The problem is, addictive substances also release dopamine, but in massive quantities (dopamine is where the “high” comes from). When a person uses an addictive substance for the first time (or participates in a highly stimulating, pleasurable activity, such as gambling) the brain is flooded with more dopamine than ever before. The immediate message to the brain is: “REMEMBER THIS!! It is extremely pleasurable and important…AND WE MUST REPEAT IT!” And the brain is VERY good at remembering these experiences. The immense pleasure creates a heightened state of attention to the experience. The sights, sounds, smells, emotions, the people involved in the euphoric experience, the precise scene, all become recorded in the brain as part of the pleasurable experience.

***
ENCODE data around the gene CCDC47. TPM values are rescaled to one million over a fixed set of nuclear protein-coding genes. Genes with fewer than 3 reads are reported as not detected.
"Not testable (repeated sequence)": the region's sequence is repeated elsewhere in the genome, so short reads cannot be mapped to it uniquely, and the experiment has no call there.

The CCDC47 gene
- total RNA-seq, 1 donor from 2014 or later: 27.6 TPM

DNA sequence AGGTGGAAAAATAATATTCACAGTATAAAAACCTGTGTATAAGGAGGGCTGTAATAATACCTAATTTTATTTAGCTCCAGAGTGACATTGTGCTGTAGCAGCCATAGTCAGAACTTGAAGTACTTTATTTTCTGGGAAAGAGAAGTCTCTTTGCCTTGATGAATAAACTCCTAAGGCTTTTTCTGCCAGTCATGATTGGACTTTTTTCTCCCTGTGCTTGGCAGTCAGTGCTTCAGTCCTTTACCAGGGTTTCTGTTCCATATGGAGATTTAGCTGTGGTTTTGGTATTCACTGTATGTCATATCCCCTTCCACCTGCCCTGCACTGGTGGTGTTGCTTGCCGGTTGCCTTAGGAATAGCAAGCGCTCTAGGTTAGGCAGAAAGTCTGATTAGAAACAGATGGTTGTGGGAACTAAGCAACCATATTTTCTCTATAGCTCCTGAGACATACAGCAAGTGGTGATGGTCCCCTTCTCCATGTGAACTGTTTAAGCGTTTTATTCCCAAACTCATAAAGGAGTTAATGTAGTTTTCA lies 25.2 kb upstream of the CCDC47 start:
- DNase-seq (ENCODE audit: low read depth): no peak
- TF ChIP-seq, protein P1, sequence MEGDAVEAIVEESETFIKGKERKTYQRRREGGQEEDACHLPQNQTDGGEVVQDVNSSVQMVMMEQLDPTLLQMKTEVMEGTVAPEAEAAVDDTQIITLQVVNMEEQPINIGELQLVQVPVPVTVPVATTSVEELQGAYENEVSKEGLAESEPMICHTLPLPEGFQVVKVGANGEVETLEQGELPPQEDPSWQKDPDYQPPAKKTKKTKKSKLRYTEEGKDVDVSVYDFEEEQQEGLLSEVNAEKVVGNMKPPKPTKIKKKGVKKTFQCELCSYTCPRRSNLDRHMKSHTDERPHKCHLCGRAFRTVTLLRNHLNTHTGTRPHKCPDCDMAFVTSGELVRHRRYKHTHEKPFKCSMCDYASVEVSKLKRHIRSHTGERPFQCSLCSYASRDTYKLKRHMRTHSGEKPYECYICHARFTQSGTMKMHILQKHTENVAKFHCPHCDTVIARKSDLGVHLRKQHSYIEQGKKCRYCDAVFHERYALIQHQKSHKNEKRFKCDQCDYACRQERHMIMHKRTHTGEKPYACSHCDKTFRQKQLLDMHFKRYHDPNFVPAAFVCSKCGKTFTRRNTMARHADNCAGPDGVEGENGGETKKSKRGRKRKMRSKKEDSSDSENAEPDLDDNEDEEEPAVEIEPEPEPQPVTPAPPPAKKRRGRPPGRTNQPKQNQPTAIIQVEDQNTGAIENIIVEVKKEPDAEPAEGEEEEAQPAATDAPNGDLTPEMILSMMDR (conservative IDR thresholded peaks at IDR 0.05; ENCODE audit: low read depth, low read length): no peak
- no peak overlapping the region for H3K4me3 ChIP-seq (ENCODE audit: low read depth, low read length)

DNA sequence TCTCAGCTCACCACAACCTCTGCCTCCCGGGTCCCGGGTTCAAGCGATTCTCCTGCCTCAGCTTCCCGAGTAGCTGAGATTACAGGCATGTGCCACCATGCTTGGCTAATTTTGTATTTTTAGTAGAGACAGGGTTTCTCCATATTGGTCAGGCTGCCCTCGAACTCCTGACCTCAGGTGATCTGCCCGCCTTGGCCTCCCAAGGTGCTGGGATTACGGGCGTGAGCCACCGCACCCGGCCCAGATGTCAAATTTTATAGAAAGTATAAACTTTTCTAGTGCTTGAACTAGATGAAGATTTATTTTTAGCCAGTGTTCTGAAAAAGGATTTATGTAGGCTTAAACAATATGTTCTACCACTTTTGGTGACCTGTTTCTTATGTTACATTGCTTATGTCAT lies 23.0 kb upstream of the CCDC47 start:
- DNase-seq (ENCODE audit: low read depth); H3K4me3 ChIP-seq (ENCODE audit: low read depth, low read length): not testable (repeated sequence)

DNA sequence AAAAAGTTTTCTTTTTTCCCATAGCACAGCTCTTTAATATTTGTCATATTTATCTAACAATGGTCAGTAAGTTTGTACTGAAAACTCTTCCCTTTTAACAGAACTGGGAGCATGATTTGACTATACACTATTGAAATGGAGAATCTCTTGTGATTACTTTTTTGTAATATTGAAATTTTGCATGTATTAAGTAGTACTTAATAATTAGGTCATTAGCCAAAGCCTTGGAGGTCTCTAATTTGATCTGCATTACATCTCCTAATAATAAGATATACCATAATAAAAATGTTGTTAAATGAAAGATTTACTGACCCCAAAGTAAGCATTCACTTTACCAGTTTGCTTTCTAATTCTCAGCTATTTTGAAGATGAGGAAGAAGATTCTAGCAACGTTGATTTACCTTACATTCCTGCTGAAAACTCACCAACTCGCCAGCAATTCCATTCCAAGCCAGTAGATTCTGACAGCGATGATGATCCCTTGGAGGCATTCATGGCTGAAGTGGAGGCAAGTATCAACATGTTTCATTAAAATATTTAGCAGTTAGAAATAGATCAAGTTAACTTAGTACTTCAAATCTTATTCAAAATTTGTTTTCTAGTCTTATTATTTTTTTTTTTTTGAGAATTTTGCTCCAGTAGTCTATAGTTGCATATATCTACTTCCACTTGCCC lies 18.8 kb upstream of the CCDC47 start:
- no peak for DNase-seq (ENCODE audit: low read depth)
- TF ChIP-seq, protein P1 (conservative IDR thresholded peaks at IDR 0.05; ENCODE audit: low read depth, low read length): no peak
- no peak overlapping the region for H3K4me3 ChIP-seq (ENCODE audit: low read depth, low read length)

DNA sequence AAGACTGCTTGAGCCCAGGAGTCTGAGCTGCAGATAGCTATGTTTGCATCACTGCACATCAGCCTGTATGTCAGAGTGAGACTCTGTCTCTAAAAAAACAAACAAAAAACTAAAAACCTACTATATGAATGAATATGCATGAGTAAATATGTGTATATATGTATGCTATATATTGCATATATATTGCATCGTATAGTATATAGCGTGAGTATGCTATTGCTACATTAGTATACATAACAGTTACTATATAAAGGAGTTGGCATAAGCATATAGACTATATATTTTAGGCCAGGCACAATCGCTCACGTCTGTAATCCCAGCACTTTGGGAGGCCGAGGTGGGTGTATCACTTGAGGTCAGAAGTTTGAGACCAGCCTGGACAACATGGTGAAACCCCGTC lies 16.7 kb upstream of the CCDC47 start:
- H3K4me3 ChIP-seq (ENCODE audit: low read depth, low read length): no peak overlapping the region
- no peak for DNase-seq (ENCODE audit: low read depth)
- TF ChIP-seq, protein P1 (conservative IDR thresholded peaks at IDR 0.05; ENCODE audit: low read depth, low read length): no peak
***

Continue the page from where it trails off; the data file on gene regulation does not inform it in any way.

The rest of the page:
This is why, when a person is abstinent from using substances and they encounter a sight, sound, smell, or other “reminders” or “cues” that remind them of the high, their brain reacts instantly. The brain says again “This is important! This experience is about to happen again. Go for it!” This is what is called a “trigger” and is usually followed by mental, physical, or emotional ”craving” – which then is more likely to drive the person back to use. This is also why most people with alcoholism report feeling better on their way to the liquor store or those who use IV drugs report feeling high before the needle even touches their arm. Their brain is already “salivating” by releasing a little dopamine in preparation for the use!
Addiction causes a problem with the “Stop/Go” System